Singin' and Swingin' and Gettin' on the Bus

There is a groove going on uptown at the Harlem School of the Arts; there is rhythm and there is blues, there is soul and there is funk, heck, a couple of times there is even some good old-fashioned musical theater. Buy a ticket and get your booty on the D train. Nominated for seven Tony Awards, including Best Musical, in its original 1971 Broadway production, Ain�t Supposed to Die a Natural Death, the Classical Theater of Harlem tells us, paved the way for the choreopoem, spoken word, and rap music. Legendary impresario Melvin Van Peebles has concocted a great bluesy, jazzy, and above all, poetic paean to a specific time and a specific place�most specifically black urban neighborhoods of the early 1970s.

Ain�t Supposed to Die a Natural Death is about the comings-and-goings of this neighborhood, a pointillist portrait of a community using no drama save its residents� daily lives, no antagonist save a general malaise called "the man." In a series of musical monologues, the residents sing their fears, frustrations, criminations, recriminations, and regrets�all blending together into a unified cry of pain.

(l to r) Carmen Barika and Ty Jones in Ain't Supposed to Die A Natural Death Photo Credit:Carol Rosegg
Photo Credit:Carol Rosegg

But that is not to say it is not any fun.

In the opening scene of the show, Sunshine (the ebullient D. Rubin Green) walks onstage appearing mighty annoyed as he watches something go by, looks toward the audience, and cries "It just don�t make no sense how these corns are hurtin� me!" Sunshine gets on the bus and is joined in rapid succession by his neighbors, running and winding across the stage in a snaky conga line; an exciting beginning, and also the best impersonation of careening public transport this reviewer has ever seen.

That is only one of several songs, of course, and one of several characters; there is a pimp and his prostitutes, a country boy-turned Nation of Islam proponent, a drag queen and an angry lesbian, a convict on Death Row, a sad, fat man, and more. Each character has a song, each character has a moment, and almost all of it is arresting.

(l-r) Rashaad Ernesto Green and J. Kyle Manzay in Ain't Supposed to Die A Natural Death
Photo Credit:Carol Rosegg

There are highlights�the aforementioned Sunshine; the lesbian, Dyke (Tracy Jack) who sings a plaintive song to her unseen lover, pleading that she go to a dance with her; The Con (J. Kyle Manzay), singing to lover, Lilli, the girl he murdered; the crooked Black Cop, gleefully abusing a prostitute on his beat. Perhaps the loudest accolades should go to set designer Troy Hourie, whose urban sprawl of a set is as bleak as the characters' lives.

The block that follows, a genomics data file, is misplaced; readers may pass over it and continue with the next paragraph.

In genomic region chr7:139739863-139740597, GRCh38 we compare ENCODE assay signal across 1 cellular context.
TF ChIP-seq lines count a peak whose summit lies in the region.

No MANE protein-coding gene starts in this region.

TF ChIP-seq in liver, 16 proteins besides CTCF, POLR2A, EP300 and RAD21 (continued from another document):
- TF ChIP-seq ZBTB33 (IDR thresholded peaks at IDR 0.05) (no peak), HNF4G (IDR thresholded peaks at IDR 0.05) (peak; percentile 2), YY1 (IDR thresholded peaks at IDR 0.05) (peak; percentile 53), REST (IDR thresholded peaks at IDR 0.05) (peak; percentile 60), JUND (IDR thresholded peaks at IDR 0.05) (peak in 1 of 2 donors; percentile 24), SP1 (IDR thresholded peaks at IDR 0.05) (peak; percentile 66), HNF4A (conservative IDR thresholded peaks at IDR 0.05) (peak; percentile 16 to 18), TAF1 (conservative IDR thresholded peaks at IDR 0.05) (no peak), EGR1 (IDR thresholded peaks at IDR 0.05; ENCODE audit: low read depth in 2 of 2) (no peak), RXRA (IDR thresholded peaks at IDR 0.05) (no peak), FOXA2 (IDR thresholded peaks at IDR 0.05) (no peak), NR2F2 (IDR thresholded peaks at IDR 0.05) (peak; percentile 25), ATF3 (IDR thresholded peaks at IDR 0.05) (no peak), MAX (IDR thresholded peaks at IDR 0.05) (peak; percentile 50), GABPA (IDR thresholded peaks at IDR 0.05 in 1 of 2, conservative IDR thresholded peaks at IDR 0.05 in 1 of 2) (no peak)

Some may be put off by the show; as a poem, like Ntozake Shange's Obie award-winning play For Colored Girls Who Have Considered Suicide, When the Rainbow is Enuf, much of what is spoken is often incomprehensible, but as a poem, its chief concern is not content, but tone; to put it more plainly (and to paraphrase Roger Ebert), it is not what it is about, but how it is about it. Like Ain�t Supposed to Die a Natural Death, Mr. Van Peebles� landmark Sweet Sweetback�s Badasss Song (famously "rated X by an all-white jury") is another endeavor remembered more for its attitude than the intricacies of its plot.

The complaints are few, but the biggest is that in the relatively small theater space of the Harlem School of the Arts, director Alfred Preisser chose to have his actors wear microphones. This amounts to gross overamplification, giving the performances a tinny, pre-recorded quality, jarring at 20 feet away. When Wino�s (Ralph Carter) microphone cut out during his performance, the natural sound of his voice energized his song�until the microphone came back on.

Perhaps that is quibbling. Even with the microphones, the alchemy is still there, the music (under the direction of William "Spaceman" Patterson) still jives, and the actors just do their thing.

Oh, yeah.

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